Naturally, he brings Dr Keel along to assist, collecting him in a taxi. It is clear the two have a slightly wary relationship – ‘Good of you to come,’ says Steed; ‘Yes, I thought so’ replies Keel – and while there’s a suggestion that Steed is looking to use the doctor’s surgery for a few activities best not performed al fresco, it may just be that Keel is also convenient muscle. Anyway, Locke’s character is apprehended, along with the intended victim, Jeremy de Willoughby (Philip Gilbert, best known for voicing Tim the computer in The Tomorrow People) – but both men seem equally keen to avoid entanglements with the law…

Solid cops-and-robbers stuff, this, with an interesting wrinkle: the Deacon and Weller are obviously bad’uns, but so, it turns out, is de Willoughby himself – he’s a con man with a long history of swindles behind him. Is it not incumbent upon our heroes to do something about this before Weller’s innocent (and possibly a bit dim) daughter falls victim to his charms?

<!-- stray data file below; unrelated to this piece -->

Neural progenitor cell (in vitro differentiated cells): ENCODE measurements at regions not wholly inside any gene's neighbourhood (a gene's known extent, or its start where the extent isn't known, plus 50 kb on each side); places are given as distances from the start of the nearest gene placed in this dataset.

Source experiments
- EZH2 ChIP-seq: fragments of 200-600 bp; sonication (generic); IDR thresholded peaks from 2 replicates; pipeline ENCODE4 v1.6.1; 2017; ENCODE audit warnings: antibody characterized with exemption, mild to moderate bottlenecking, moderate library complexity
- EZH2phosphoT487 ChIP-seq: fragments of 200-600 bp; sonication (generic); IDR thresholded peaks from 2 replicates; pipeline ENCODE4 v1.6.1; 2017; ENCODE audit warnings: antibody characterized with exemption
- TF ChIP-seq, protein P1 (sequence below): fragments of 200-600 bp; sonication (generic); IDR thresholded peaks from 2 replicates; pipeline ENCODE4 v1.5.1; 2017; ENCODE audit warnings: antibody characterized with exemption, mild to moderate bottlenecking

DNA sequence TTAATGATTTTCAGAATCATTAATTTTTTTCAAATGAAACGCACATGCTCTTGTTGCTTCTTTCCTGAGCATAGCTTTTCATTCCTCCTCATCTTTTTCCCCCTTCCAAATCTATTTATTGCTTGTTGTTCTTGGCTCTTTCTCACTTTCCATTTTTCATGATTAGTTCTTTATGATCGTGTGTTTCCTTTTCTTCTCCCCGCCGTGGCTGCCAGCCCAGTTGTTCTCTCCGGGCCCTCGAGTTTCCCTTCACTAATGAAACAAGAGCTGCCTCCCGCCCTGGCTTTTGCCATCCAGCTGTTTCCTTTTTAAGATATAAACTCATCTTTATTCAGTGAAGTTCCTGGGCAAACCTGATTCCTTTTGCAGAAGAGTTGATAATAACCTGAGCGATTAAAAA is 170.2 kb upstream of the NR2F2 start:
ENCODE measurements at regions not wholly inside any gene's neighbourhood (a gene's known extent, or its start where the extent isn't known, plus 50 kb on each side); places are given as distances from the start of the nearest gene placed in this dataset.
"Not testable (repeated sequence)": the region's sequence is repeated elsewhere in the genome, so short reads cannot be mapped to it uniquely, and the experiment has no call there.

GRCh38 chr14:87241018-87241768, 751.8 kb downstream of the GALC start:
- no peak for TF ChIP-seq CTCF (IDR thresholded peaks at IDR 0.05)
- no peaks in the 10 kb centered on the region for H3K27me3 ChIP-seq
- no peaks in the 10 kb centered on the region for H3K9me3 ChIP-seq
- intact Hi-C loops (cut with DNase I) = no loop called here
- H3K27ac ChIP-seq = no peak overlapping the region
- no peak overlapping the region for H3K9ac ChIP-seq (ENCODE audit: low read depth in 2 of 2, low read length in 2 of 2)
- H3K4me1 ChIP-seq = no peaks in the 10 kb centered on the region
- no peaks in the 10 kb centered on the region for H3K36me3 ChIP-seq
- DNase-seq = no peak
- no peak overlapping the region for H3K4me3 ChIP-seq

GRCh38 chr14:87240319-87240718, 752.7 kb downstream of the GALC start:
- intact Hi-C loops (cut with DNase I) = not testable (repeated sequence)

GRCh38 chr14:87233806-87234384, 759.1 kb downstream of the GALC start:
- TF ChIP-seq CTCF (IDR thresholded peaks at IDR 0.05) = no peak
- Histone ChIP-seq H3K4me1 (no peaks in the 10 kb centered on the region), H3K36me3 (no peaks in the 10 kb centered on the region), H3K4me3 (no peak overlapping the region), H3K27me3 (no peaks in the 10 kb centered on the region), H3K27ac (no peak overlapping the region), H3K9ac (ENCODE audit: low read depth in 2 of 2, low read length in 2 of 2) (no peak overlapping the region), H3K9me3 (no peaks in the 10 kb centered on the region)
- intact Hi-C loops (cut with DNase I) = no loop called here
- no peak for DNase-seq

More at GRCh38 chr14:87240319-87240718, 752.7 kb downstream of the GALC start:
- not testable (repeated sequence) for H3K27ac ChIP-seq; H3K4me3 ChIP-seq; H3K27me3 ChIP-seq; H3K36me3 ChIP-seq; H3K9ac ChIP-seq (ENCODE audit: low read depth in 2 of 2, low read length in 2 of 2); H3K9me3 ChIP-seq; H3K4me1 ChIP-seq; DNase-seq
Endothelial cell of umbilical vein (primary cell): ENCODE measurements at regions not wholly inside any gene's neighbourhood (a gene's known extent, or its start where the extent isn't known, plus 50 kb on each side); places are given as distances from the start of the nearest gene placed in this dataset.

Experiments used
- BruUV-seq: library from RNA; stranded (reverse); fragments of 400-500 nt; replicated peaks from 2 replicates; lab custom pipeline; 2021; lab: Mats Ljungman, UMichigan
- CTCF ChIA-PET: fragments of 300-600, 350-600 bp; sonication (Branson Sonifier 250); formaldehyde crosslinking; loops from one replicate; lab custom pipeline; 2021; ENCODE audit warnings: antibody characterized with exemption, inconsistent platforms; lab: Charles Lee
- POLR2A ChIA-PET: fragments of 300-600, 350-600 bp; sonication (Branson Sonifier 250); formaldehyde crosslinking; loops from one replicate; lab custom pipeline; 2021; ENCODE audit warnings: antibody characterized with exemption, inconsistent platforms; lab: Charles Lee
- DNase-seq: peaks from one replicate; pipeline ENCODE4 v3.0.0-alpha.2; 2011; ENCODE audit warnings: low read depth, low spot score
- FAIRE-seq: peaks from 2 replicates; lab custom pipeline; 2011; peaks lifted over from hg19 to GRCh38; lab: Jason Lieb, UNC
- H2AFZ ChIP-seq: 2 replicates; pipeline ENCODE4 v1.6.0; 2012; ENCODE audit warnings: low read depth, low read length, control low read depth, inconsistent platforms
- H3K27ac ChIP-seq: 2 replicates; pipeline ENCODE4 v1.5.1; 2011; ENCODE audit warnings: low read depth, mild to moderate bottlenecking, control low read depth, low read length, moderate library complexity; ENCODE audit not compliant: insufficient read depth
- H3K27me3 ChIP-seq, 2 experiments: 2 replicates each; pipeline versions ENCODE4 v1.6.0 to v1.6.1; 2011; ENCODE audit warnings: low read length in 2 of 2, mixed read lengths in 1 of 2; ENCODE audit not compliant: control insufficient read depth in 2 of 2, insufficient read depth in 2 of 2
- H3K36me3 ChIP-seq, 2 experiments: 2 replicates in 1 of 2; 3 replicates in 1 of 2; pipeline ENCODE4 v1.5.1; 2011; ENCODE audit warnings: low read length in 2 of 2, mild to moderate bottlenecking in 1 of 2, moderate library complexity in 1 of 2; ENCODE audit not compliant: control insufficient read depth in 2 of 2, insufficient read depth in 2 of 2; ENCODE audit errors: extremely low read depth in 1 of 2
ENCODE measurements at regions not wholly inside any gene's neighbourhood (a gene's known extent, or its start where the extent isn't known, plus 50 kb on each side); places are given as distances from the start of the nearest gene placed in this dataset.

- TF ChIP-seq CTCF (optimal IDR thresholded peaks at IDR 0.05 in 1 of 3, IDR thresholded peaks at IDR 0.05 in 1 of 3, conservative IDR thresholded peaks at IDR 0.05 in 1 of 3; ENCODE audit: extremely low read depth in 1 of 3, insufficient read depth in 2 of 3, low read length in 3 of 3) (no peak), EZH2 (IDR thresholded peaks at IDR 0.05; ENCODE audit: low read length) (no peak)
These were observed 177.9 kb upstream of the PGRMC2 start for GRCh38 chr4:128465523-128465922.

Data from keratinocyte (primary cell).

Well, needless to say, they do: Steed has the police in tow for part of the episode, but for the most part he and Keel do a very good impression of a couple of rogue agents, tricking, threatening, and bashing the opposition in the name of a good cause (even Keel admits what he gets up to is a bit melodramatic). Perhaps the most interesting bit of the episode comes at the very end, when they con Weller’s daughter into abandoning him by fooling her into thinking he is – gasp! – really a working class bloke named Briggs, with ideas above his station. She flees the room in tears. So much for social mobility in 1960s Britain.

Fifteen episodes in, and Patrick Macnee already seems to have Steed more-or-less nailed down: the charming slipperiness is there, the bowler is in place, the ruthless edge occasionally displays itself, and Macnee knows when to go slightly over-the-top when Steed is undercover (he has a couple of scenes here as a professional chaperone). Solidly engaging stuff, as well as obviously being of historical interest.